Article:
Banks: Closures and Shared Banking Hubs

Lord Cormack Excerpts
Thursday 27th April 2023

(1 year, 1 month ago)

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Baroness Penn Portrait Baroness Penn (Con)
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My Lords, in taking forward this work, I am sure that that is a consideration the banks have in mind. The banking hubs came out of a pilot programme that allowed banks to test out this model to ensure that it was accessible to all their customers. Of course, they are subject to the equality duty, which also means that they need to make proper provision for those with protected characteristics.

Lord Cormack Portrait Lord Cormack (Con)
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My Lords, legal tender is legal tender. I urge my noble friend to bear in mind that the Government have the opportunity, if they wish, to mandate the use of cash—people can use it when they want. Will she also bear in mind that a lot of people now are being discouraged from writing cheques? Many people like to pay their bills with cheques. All these facilities should remain, certainly for the next two decades.

Baroness Penn Portrait Baroness Penn (Con)
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My Lords, the Government acknowledge the important role that cash still plays in many of our lives, which is why we are taking unprecedented action on protecting access to cash. As I said, ensuring that businesses have access to deposit facilities will also promote ongoing cash acceptance by businesses.

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Lord Cormack Portrait Lord Cormack (Con)
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What about cheques?

Baroness Chapman of Darlington Portrait Baroness Chapman of Darlington (Lab)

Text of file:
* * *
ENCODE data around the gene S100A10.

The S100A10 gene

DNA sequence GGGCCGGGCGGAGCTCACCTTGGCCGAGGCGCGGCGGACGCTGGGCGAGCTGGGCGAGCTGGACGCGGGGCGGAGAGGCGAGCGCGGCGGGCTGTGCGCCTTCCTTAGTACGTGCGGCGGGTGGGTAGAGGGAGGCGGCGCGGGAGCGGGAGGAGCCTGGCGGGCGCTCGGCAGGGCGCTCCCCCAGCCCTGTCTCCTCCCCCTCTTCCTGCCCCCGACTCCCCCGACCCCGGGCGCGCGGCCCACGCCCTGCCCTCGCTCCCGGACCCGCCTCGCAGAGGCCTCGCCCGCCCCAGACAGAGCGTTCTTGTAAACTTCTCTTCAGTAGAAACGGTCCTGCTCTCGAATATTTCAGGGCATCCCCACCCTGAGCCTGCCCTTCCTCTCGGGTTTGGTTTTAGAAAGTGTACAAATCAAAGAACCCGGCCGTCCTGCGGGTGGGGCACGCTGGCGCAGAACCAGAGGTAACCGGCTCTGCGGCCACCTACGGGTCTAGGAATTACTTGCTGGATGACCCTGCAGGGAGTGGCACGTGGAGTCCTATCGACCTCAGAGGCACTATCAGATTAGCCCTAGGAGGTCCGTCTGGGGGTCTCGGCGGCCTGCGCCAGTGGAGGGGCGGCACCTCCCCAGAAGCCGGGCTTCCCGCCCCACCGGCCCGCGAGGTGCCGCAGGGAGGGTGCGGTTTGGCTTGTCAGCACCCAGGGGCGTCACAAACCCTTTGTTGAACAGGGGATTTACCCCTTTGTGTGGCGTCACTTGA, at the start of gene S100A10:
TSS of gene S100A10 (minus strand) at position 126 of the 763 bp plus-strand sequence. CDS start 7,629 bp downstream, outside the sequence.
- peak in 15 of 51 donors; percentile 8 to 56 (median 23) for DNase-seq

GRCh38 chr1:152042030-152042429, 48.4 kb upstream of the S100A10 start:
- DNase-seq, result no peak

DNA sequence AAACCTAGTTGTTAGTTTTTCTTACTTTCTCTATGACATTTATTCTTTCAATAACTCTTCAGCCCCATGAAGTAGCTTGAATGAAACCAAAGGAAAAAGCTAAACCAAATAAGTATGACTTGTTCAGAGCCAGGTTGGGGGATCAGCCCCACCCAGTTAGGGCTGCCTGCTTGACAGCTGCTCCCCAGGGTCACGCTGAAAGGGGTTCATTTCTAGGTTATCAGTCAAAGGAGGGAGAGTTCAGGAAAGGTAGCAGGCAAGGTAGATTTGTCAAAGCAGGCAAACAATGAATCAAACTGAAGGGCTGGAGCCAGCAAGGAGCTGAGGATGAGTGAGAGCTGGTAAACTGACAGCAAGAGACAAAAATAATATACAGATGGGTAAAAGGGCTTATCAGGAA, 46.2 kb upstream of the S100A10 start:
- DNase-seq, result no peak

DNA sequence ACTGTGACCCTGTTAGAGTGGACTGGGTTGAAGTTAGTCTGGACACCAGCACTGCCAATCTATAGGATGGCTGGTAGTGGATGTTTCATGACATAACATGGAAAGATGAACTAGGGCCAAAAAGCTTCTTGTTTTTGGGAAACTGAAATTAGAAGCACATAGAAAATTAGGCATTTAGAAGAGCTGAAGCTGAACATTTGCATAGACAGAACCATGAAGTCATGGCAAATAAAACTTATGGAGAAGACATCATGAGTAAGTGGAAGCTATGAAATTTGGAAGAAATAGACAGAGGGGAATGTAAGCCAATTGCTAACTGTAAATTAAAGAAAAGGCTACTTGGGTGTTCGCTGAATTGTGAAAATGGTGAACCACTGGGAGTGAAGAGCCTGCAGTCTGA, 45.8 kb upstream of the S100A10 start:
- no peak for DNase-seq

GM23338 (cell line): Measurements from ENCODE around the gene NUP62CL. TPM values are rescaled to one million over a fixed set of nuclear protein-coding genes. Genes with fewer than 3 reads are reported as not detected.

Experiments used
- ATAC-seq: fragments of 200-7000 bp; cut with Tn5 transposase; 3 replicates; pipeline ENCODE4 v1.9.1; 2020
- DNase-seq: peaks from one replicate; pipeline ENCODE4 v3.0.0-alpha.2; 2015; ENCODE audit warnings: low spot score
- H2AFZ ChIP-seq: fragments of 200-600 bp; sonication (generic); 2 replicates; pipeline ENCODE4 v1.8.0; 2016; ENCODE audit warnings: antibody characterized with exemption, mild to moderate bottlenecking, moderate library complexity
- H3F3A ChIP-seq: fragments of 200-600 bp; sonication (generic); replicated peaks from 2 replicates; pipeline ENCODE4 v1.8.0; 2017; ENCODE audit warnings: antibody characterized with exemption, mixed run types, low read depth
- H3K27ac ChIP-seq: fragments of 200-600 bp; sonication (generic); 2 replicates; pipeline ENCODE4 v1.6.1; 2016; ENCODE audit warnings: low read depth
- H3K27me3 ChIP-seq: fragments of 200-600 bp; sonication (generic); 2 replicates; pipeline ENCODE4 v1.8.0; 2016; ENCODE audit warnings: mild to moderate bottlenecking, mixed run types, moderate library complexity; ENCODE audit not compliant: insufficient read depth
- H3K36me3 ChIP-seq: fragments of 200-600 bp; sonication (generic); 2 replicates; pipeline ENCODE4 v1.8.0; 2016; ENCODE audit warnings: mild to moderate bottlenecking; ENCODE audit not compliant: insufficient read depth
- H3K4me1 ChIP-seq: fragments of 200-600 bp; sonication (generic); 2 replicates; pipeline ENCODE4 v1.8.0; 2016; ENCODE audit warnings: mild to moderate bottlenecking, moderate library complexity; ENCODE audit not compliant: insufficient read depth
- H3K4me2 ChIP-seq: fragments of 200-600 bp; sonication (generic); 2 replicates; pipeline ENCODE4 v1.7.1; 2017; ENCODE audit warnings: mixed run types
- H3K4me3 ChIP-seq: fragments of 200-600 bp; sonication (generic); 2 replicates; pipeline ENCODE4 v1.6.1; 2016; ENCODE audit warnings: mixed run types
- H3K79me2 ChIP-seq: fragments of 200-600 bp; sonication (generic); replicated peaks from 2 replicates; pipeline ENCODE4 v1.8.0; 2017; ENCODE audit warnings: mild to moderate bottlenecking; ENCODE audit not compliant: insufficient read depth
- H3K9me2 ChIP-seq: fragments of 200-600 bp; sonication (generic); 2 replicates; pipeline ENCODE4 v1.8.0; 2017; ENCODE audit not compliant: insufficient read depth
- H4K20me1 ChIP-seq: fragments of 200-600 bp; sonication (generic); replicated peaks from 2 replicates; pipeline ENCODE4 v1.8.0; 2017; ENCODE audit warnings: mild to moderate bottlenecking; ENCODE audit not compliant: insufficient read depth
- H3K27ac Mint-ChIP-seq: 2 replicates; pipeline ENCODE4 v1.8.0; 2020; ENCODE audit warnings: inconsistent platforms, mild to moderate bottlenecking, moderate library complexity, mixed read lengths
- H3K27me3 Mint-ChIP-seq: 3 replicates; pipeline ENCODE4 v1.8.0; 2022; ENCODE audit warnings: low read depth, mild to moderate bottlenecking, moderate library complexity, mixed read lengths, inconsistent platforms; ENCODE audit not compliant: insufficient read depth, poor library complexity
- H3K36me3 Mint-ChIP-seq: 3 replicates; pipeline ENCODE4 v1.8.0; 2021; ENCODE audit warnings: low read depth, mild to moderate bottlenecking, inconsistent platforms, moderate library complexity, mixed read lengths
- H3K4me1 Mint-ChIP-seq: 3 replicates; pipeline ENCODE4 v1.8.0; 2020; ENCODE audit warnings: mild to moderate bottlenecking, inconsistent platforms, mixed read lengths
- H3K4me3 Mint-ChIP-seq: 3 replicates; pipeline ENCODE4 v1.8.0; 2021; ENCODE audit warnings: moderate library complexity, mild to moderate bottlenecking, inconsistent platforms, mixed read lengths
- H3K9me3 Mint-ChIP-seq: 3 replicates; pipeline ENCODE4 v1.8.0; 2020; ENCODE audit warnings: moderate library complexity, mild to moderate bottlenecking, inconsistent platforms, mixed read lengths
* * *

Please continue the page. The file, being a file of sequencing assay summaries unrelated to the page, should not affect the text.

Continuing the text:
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I do not think my children know what a cheque is, actually. The Social Market Foundation and the Treasury Select Committee in the other place have expressed some concern about the overreliance on post offices as a stopgap. Postal staff are wonderful, but they are not trained banking specialists. Does the Minister agree that we need that trusted expertise to be available on our high streets? Does she also agree that some post offices just are not suitable for many of the requirements of face-to-face banking, especially for more vulnerable customers, as they do not provide the privacy and dignity that many bank customers need?

VAT: Building Repairs and Maintenance

Lord Cormack Excerpts
Wednesday 19th April 2023

(1 year, 2 months ago)

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Baroness Penn Portrait Baroness Penn (Con)
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My Lords, it is not a tiny measure; it is a measure that has costs in the billions. There may be several different ways to achieve the point that the noble Baroness is making, which is more energy-efficient construction to create new dwellings. That is the point that I was making to the House.

Lord Cormack Portrait Lord Cormack (Con)